Tag Archives: china mist

Greg Guglielmino

Investment Specialist Greg Guglielmino Joins Colliers' Phoenix Office

 

Colliers International in Greater Phoenix announced that Greg Guglielmino, senior associate, has joined the Phoenix office.

Guglielmino specializes in the acquisition and disposition of single- and multi-tenant office and medical investment properties for private and institutional clients. He partners with Marcus Muirhead, associate vice president of investments. Guglielmino is also a member of Colliers’ National Healthcare Services Group.

“Greg is a skilled professional and a great addition to our team,” said Bob Mulhern, managing director of Colliers. “His experience in office and medical investment sales will complement and enhance the capabilities of our established investment professionals. We are pleased to welcome Greg to Colliers.”

Guglielmino has more than 5 years of experience as an investment specialist, focusing on medical office property sales. He is an expert in financial modeling, property evaluation, detailed market research, and submarket trend analysis.

His experience includes working on behalf of private investors and institutional lenders in the sale of REO assets and investment properties involving closed listings and buyside opportunities. Prior to joining Colliers, Guglielmino was an investment associate with Marcus & Millichap’s Phoenix office.

“There are a lot of great individuals at Colliers and Marcus Muirhead is one of those individuals,” Guglielmino said. “With our similar investment backgrounds and the team approach encouraged within the organization, it is a natural fit to team with him. Together, our abilities and skill sets will add value for our clients and expand on Marcus’ positive track record for success and client satisfaction.”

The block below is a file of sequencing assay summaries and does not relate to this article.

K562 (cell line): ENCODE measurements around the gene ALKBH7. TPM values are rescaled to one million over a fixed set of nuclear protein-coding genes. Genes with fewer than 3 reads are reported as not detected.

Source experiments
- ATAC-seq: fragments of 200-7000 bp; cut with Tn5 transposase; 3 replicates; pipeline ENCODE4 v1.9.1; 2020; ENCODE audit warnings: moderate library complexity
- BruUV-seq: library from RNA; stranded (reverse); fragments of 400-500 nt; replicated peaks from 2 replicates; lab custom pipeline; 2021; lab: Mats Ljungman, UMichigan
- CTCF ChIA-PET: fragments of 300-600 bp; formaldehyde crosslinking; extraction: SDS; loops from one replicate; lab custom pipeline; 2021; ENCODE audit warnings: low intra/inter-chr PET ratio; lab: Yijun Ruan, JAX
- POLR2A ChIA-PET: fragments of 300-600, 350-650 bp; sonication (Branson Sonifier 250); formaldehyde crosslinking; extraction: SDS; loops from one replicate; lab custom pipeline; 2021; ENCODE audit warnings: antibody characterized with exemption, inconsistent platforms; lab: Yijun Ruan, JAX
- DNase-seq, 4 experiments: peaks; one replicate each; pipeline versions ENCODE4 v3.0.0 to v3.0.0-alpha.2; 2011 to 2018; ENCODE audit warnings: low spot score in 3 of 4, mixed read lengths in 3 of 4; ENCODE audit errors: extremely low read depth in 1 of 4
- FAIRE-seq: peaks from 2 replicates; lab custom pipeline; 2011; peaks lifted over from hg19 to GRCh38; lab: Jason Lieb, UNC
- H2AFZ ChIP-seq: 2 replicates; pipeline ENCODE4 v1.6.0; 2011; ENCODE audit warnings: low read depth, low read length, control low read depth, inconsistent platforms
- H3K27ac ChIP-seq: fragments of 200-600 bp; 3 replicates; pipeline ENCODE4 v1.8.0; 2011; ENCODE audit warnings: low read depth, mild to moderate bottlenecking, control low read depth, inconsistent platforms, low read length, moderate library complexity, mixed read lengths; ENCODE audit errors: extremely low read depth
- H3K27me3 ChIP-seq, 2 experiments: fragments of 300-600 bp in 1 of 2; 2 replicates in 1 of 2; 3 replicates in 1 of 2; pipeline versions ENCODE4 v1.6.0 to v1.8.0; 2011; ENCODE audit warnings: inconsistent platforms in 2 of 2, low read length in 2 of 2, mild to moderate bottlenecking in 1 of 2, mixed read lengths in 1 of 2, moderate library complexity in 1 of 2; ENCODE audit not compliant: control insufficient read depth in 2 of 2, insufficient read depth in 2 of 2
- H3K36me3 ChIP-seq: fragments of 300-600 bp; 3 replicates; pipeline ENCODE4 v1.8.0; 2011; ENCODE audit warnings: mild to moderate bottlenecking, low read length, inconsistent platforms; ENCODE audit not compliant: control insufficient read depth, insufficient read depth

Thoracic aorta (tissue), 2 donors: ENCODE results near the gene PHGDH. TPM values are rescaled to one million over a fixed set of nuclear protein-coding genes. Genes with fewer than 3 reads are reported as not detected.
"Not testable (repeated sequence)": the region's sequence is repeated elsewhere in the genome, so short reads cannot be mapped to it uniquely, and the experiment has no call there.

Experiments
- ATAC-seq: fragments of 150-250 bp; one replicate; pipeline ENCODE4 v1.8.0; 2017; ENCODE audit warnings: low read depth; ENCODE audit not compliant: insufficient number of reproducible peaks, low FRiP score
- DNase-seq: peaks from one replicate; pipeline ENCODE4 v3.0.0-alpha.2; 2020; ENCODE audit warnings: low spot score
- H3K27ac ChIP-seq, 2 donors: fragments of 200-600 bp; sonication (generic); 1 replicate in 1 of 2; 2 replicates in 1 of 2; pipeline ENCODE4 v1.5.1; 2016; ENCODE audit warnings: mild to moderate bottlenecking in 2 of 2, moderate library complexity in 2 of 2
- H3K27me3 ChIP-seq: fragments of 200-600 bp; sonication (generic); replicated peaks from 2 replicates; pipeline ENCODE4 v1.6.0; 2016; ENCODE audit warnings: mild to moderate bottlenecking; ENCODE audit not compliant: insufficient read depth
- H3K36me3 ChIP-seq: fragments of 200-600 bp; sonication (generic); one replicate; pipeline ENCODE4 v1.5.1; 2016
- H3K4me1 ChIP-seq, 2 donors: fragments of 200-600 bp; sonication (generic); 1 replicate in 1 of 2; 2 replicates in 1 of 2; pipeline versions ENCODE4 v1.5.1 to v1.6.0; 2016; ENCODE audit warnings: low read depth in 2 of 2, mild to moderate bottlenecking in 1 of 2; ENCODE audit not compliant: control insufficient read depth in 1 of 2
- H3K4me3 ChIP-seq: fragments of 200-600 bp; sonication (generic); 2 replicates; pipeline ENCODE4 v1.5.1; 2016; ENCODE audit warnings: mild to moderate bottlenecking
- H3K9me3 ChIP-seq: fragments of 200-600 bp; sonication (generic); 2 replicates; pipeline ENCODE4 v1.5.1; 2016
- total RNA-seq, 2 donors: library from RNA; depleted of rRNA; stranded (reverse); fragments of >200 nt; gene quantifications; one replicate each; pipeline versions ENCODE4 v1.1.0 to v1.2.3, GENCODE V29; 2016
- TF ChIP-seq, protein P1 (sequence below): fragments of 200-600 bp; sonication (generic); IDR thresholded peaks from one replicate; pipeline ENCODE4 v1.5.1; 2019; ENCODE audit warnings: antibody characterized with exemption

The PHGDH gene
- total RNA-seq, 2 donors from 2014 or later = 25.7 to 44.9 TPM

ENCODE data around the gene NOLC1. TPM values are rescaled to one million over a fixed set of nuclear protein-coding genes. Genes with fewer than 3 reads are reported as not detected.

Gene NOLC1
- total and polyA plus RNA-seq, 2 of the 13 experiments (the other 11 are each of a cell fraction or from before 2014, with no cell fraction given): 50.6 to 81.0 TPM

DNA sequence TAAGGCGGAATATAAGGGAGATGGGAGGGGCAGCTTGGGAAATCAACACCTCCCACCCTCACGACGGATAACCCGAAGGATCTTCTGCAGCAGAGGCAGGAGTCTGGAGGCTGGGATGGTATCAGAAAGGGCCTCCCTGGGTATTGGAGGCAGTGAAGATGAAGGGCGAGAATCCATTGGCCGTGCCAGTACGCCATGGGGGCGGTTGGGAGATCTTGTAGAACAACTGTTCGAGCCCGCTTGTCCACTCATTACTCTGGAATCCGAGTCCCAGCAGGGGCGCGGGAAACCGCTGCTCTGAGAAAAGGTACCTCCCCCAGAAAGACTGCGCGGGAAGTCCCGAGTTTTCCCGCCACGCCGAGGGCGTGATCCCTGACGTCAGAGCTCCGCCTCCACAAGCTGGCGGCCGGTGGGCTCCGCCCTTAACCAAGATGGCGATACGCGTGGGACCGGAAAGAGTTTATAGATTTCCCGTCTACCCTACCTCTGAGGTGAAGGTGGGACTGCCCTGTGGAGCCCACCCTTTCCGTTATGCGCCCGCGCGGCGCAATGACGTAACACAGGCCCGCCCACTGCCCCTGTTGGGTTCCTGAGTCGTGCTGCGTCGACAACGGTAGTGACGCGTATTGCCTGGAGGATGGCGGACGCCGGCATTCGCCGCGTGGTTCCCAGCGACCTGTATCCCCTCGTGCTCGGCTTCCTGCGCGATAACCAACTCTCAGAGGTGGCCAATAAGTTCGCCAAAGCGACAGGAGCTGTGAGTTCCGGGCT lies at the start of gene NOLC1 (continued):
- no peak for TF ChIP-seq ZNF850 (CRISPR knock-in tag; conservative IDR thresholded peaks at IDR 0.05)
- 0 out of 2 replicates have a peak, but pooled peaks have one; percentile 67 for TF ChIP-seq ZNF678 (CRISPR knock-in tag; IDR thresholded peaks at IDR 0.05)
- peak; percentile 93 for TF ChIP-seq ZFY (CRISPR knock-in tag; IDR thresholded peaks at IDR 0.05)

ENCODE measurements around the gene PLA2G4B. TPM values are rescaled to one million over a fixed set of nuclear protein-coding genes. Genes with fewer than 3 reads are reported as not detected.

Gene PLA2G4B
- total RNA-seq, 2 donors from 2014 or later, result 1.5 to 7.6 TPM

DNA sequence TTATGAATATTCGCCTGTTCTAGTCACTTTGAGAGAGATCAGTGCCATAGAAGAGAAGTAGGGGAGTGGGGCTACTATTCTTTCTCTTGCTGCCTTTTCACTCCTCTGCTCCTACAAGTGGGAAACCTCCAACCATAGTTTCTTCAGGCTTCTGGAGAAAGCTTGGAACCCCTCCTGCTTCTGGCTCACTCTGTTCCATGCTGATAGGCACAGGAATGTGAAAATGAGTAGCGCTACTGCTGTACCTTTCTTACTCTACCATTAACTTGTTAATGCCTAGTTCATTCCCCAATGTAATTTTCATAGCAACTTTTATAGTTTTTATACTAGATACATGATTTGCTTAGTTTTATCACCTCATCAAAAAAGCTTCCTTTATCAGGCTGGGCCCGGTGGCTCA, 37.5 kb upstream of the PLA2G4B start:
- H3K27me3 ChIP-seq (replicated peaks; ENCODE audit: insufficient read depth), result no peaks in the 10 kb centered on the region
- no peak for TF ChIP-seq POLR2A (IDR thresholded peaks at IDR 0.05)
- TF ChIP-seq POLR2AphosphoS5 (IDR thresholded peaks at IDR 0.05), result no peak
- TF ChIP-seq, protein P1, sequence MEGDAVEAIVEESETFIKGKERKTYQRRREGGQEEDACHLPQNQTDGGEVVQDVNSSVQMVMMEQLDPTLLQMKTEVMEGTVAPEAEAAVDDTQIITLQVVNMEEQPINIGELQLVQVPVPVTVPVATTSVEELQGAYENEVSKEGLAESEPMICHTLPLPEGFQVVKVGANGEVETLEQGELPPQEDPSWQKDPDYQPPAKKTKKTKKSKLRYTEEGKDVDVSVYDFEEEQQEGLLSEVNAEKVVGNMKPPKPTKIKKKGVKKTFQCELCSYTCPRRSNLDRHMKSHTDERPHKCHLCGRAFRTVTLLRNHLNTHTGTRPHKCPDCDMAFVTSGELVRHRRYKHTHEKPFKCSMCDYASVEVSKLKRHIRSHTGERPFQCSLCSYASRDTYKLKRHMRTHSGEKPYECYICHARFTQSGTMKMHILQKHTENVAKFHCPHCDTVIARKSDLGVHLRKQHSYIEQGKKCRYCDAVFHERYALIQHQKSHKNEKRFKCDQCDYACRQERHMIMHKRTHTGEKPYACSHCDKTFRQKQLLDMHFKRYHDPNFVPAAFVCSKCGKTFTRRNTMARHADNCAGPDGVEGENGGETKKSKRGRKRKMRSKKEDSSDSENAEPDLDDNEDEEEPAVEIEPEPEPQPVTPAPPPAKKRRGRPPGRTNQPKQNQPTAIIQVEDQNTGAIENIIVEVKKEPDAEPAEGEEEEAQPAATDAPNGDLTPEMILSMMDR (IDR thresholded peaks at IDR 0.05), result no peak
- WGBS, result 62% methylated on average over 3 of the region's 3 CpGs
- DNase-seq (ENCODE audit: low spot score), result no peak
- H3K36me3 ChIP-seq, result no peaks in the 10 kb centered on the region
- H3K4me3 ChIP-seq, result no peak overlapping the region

He adds that the strong camaraderie within Colliers provides a positive, collaborative environment that reflects a commitment to achieving clients’ goals.

“The Colliers’ culture, management and people are refreshing and I am excited to be a part of the team.”

Guglielmino holds a Bachelor of Interdisciplinary Studies in Small Business and Psychology and graduated Magna Cum Laude from Arizona State University.

 

Chandler Innovation Center

Nominate Your Favorite for a Spirit of Enterprise Award

Want to help honor your favorite Arizona company? Nominate it for a 2013 Spirit of Enterprise Award.

The awards from the W. P. Carey School of Business at Arizona State University recognize some of Arizona’s best businesses for creating jobs, boosting our economy and treating customers right. Past winners include well-known names like Cold Stone Creamery, China Mist, Ollie the Trolley and Total Transit (Discount Cab), as well as rapidly growing businesses, such as GlobalMed and WebPT.

“We’re looking for firms that demonstrate ethics, energy and excellence in entrepreneurship,” says Gary Naumann, director of the Spirit of Enterprise Center at the W. P. Carey School of Business. “They should have a great story and a positive culture internally, and be exemplary community partners in terms of how they give back.”

You can nominate any company that is:

* A for-profit enterprise in business for at least four years;
* Incorporated, headquartered or having a majority of its business operations in Arizona;
* Employing at least three or more full-time workers;
* Able to demonstrate profitability over the last three years combined.

In addition, one minority-owned business will receive the Gary L. Trujillo Minority Enterprise Award sponsored by Blue Cross Blue Shield of Arizona.